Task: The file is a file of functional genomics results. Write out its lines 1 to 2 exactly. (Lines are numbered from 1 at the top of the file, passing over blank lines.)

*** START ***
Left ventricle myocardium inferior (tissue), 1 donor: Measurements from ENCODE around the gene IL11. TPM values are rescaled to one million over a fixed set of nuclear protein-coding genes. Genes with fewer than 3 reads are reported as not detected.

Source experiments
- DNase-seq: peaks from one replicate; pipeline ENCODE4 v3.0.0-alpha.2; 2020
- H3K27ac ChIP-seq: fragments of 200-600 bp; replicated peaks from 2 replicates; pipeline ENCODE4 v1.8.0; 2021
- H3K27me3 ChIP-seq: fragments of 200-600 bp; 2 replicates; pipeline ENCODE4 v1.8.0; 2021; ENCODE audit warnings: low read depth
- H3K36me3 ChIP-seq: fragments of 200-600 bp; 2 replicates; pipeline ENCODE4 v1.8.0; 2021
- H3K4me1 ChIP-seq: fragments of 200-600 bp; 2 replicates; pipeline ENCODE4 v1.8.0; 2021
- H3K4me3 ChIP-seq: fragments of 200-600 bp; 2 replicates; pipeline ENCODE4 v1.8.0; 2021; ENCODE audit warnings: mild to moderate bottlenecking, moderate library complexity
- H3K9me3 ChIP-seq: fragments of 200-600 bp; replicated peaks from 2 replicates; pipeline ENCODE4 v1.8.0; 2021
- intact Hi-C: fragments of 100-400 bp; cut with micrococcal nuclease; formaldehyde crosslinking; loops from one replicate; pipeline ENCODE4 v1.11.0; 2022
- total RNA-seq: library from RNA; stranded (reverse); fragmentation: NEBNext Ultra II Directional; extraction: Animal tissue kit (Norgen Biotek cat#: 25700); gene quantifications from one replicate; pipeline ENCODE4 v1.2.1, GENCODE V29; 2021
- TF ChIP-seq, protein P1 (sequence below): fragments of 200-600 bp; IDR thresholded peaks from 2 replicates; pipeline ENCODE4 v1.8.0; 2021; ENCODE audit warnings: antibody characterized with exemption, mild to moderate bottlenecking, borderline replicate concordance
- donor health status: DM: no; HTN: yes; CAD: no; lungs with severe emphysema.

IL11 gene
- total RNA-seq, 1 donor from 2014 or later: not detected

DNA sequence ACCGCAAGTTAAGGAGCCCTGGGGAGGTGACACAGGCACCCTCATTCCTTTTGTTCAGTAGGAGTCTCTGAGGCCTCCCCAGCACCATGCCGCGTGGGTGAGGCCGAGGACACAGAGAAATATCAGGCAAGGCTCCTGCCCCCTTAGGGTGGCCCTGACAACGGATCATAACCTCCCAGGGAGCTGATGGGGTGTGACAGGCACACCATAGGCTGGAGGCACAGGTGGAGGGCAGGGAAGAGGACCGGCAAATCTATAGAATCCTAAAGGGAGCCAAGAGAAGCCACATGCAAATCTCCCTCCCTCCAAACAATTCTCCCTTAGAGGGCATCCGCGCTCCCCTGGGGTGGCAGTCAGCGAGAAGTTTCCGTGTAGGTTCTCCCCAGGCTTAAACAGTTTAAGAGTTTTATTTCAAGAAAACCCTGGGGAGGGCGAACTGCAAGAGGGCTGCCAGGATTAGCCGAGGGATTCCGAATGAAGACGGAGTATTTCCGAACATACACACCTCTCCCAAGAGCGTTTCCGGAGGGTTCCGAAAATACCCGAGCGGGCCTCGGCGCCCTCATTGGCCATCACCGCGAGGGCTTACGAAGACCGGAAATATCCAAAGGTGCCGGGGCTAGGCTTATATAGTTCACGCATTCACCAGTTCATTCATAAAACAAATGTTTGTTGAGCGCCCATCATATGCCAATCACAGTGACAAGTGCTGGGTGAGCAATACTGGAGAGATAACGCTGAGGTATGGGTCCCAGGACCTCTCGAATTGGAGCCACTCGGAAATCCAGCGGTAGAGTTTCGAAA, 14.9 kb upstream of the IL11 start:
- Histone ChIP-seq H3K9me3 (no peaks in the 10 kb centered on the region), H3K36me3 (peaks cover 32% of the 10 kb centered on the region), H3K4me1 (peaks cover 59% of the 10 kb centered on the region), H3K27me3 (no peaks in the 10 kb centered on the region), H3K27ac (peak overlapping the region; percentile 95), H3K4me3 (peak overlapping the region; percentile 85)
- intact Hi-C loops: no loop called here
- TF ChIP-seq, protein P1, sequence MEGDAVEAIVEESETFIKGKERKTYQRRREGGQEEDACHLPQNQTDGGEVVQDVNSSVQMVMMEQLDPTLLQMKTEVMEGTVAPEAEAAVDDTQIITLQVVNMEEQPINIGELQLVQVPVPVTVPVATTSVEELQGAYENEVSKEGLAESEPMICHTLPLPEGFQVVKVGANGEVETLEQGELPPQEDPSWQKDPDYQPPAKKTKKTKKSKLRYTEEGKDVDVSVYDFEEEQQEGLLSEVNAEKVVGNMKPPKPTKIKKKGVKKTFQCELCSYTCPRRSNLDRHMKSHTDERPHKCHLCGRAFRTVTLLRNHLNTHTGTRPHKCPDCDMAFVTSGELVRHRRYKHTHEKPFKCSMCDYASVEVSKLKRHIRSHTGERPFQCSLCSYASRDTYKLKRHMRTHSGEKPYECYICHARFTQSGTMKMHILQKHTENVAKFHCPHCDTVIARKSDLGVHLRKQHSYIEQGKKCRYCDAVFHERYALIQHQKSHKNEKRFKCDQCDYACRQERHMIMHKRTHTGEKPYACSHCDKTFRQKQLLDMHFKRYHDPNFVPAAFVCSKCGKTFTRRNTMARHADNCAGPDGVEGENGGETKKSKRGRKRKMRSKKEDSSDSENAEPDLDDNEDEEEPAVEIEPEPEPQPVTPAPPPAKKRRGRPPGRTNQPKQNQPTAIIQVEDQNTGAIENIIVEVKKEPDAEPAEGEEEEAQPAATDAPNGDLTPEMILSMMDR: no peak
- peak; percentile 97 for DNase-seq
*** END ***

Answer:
Left ventricle myocardium inferior (tissue), 1 donor: Measurements from ENCODE around the gene IL11. TPM values are rescaled to one million over a fixed set of nuclear protein-coding genes. Genes with fewer than 3 reads are reported as not detected.

Source experiments